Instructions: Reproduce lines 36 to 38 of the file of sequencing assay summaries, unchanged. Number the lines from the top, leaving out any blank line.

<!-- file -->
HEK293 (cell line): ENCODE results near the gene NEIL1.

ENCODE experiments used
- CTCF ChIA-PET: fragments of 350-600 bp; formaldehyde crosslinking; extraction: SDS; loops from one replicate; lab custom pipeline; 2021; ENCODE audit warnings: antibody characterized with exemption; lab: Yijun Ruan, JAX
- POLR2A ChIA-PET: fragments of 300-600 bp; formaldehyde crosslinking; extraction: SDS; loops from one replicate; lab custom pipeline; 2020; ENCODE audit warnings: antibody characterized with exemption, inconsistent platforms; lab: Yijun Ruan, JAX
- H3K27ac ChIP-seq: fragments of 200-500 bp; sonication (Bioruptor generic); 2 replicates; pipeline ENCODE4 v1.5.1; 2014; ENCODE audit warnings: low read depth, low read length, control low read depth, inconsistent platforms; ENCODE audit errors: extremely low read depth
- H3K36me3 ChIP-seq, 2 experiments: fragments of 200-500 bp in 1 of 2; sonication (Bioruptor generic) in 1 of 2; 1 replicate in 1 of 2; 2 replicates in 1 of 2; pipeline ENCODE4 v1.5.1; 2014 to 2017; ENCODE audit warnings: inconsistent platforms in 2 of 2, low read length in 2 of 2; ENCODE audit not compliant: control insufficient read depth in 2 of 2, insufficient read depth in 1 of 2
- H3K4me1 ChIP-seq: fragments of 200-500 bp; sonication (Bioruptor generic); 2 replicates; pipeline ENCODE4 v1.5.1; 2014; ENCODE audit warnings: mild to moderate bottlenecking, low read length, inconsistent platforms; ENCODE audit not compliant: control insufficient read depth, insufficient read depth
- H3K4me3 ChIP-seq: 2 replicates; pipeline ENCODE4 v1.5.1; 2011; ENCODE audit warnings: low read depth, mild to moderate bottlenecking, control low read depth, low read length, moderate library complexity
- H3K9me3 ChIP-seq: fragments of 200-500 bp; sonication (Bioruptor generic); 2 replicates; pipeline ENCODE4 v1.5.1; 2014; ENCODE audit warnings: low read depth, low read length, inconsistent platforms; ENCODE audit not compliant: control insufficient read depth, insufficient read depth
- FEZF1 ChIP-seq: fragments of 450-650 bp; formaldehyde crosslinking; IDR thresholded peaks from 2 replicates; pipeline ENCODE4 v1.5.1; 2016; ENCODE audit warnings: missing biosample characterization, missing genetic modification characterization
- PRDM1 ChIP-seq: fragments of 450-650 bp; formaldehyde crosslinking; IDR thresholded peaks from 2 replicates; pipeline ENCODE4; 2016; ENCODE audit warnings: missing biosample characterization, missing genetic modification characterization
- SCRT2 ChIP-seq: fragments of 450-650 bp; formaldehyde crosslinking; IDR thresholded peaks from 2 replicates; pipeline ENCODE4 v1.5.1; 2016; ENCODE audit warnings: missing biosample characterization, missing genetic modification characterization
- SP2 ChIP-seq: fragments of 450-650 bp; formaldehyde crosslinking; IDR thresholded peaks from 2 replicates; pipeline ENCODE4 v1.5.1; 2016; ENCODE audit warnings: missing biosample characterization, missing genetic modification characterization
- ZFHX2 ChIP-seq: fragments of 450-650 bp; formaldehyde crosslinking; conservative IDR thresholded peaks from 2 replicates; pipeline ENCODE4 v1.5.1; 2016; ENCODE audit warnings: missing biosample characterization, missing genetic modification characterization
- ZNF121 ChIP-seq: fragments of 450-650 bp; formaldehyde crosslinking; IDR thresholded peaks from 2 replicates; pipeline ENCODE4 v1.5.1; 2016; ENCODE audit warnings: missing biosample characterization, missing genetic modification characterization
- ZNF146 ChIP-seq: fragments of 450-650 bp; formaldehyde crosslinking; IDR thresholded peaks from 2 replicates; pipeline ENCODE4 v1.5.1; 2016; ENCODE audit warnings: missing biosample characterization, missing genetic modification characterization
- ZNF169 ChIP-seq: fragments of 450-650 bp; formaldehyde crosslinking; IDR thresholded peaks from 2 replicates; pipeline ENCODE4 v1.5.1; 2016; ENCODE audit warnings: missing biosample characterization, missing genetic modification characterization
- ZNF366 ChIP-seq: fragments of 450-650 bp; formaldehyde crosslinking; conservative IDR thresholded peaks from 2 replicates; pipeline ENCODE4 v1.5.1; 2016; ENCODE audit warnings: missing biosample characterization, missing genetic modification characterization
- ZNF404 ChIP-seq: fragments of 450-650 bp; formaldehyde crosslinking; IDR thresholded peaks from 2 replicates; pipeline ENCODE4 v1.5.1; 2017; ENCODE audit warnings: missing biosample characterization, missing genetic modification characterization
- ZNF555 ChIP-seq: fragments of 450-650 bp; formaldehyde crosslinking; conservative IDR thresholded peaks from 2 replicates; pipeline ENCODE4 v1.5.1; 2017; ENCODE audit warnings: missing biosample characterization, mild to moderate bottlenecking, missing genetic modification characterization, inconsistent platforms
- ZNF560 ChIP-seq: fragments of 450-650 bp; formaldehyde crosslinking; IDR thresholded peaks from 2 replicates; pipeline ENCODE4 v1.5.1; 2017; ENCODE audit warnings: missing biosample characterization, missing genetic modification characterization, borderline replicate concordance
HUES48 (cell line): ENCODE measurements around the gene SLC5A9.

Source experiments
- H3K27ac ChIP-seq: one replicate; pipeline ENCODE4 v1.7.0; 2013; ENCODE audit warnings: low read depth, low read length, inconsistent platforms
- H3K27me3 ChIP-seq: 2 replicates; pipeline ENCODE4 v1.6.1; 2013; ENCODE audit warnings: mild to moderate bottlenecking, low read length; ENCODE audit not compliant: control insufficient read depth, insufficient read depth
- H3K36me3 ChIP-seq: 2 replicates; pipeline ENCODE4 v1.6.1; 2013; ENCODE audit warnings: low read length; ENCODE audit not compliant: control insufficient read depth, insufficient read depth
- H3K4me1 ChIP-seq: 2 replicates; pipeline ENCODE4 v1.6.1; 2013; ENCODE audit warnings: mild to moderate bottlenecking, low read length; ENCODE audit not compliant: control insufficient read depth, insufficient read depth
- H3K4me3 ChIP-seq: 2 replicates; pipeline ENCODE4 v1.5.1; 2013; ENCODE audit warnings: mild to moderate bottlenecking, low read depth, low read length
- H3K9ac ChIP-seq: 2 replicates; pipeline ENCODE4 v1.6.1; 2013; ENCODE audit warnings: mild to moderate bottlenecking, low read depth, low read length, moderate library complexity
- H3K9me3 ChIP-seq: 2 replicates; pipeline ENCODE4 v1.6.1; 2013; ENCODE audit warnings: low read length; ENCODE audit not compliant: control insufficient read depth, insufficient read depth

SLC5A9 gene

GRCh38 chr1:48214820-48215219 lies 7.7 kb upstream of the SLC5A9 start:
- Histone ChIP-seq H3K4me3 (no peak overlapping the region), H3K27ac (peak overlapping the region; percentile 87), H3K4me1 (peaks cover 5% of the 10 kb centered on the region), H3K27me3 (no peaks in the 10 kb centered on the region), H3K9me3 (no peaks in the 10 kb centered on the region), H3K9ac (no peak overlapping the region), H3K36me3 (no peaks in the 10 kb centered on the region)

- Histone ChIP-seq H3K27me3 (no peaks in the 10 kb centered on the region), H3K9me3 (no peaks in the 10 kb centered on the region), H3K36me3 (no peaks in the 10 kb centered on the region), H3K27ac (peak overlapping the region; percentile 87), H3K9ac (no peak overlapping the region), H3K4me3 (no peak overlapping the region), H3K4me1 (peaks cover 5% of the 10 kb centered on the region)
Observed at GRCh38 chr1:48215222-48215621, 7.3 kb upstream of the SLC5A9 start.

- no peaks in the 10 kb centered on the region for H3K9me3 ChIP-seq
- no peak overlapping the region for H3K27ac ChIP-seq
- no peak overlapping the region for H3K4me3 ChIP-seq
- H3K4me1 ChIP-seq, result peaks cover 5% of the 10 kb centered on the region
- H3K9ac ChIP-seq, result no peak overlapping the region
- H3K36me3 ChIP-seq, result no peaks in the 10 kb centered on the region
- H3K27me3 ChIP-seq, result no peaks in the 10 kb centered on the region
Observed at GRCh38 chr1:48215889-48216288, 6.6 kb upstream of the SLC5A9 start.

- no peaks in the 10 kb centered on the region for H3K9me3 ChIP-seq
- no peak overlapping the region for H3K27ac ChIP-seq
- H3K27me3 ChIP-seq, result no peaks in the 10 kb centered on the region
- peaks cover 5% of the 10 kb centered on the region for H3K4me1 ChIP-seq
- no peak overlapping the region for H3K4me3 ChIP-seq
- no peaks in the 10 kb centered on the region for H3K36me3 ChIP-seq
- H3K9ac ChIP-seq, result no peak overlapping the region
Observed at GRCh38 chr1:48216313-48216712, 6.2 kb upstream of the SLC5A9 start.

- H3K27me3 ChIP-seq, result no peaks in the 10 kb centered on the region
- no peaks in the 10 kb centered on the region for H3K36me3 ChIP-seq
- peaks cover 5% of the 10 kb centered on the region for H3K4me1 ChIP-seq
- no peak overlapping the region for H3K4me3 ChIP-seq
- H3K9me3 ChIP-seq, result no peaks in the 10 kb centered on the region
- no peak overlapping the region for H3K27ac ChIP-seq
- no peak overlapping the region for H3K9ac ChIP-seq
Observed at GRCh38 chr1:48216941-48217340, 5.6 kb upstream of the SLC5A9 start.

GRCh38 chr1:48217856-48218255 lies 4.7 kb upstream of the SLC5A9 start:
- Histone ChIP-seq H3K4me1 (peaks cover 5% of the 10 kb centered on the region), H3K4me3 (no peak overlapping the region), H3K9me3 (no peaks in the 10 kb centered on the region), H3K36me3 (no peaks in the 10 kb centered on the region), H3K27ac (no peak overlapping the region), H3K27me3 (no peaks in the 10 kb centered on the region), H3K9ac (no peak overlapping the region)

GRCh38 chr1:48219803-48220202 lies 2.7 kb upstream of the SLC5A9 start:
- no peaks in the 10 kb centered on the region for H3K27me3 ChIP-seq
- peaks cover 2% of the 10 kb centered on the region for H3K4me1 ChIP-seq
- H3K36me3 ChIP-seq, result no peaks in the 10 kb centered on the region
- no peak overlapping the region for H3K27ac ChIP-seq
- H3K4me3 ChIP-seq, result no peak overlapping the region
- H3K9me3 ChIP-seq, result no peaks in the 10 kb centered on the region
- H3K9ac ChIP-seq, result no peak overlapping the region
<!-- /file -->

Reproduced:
- no peaks in the 10 kb centered on the region for H3K9me3 ChIP-seq
- no peak overlapping the region for H3K27ac ChIP-seq
- no peak overlapping the region for H3K4me3 ChIP-seq